Back in the 1970s, when Canada was awesome, summer camp was a rite of passage for kids of the working class on up. Being out in the bush was a great equalizer: swimming in lakes, crafting owls from pine cones and singing around the campfire as awkward, pan-geographical romances bloomed in shady thickets.
But now (as it probably was then), overnight camp has become yet another marker of social status. That’s because insurance and other costs have pushed the average week of overnight camp into the $600 range. Multiply that by three kids and you might as well book a week at a Mexican resort.
This matters, of course. What kids do in the summertime largely determines how well they do in school during the academic year. A much-reported phenomenon called “summer setback” occurs when kids — often from lower-income homes — aren’t challenged during summer break. Wealthier kids, on the other hand, come back to school in September significantly ahead of poorer kids.
Here are five outrageously expensive summer camps that will boggle your inner socialist. Bootcamp for BrainsHow much:
$1,500How long and for who:
Seven nights; girls aged 15 to 17Who’s putting it on:
OttawaWhat is it?
Want your daughter to make friends and influence people? This camp promises to train the next generation of movers and shakers in leadership, personal branding, risk and sales. Shell out $1,500 and she’ll be ready to face Trump on The Apprentice. Me to We Take Action CampHow much:
$900How long and for who:
One week; ages 9 to 18
Who’s putting it on:
Me to WeWhere:
Bethany, Ont.What is it?
The Kielburgers are at it again! “Reveal the world-changer within” is the tag-line for this camp, which promises to help your kids discover their leadership style and do camp stuff “while learning about their place in the world and how together, they can make it better.” Become a leader-in-training for a mere $2,200 (a two-week session). Digital FilmmakingHow much:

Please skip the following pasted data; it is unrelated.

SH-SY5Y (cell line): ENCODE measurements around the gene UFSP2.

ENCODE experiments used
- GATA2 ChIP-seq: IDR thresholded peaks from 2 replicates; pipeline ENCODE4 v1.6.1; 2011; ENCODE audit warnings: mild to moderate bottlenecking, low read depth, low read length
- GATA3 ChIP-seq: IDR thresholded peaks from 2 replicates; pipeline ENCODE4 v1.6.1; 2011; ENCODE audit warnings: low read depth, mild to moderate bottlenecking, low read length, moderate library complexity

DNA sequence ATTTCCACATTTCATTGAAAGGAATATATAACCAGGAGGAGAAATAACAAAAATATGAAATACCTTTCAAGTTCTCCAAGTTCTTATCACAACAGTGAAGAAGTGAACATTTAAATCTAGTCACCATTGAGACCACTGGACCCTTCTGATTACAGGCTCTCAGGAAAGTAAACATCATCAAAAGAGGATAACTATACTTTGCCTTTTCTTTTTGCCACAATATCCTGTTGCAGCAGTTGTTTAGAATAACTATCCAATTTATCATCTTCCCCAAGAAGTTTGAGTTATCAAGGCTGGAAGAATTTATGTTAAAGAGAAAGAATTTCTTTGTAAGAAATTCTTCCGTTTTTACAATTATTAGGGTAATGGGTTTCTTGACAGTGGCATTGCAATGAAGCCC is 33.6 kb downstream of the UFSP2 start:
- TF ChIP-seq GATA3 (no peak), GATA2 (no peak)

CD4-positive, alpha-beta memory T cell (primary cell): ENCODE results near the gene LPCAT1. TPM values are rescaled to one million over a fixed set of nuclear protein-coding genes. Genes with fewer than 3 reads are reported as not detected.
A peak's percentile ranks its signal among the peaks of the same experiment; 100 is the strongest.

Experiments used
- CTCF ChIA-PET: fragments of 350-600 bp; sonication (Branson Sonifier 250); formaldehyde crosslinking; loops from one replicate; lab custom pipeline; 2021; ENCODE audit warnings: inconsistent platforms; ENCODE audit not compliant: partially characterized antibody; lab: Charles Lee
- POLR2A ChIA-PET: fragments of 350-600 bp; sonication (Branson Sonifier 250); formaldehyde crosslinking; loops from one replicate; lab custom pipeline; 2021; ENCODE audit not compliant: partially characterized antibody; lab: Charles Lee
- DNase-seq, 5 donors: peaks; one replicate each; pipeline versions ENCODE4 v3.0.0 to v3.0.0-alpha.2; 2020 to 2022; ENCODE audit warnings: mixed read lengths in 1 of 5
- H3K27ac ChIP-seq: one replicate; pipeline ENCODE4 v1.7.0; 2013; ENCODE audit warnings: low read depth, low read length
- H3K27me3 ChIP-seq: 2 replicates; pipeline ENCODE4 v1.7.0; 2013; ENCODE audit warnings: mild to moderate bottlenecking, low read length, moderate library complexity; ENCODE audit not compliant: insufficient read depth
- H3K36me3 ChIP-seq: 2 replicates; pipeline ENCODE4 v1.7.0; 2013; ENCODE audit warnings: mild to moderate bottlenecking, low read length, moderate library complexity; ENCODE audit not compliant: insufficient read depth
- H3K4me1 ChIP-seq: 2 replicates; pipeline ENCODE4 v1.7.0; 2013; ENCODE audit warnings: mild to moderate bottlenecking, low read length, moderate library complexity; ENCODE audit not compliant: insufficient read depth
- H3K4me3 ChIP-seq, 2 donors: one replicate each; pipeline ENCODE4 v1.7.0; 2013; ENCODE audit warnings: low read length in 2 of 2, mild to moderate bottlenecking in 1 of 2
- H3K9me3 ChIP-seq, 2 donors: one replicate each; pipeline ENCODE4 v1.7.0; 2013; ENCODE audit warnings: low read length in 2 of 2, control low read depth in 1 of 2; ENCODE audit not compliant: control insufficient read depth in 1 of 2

$1,540How long and for who:
Five days; ages 12 to 17Who’s putting it on:
Digital Media Academy (DMA)Where:
University of Toronto campusWhat is it?
Write a script, learn to operate a camera, make a film and screen it at the end of the week! The DMA offers seriously in-depth tech courses at U of T, but also at UBC and MCGill, though those don’t include the overnight option (day fees are $945 for five days). KandaloreHow much:
$1,375For how long and for who:
Seven days; ages 6 to 11Who’s putting it on:
Algonquin Park, of courseWhat is it?
Like normal summer camp, but better: canoeing, ropes and rock climbing, as well as small cabin-dwelling. “The finest traditional camp in Canada, providing the best of both canoe-tripping and in-camp activities,” reads the vision statement. “We believe parents deserve to be impressed beyond expectation.” And authenticity. Camp Mi-A-Kon-DaHow much:
$3,680For how long and for who:
Four weeks; girls ages 7 to 16Who’s putting it on:
Parry Sound, Ont.What is it?
Traditional camp with a girl-power twist, plus guitar lessons, paddle-making, fitness training, mountain biking and learning to support rather than compete with other girls. The aim? To bond with the other campers as sisters.
Keep it free!
If you enjoy reading our online stories about ethical living, justice and faith, please make a donation to the Friends of The Observer Fund. Supporting our award-winning journalism will help you and others to continue to access ucobserver.org for free in the months to come.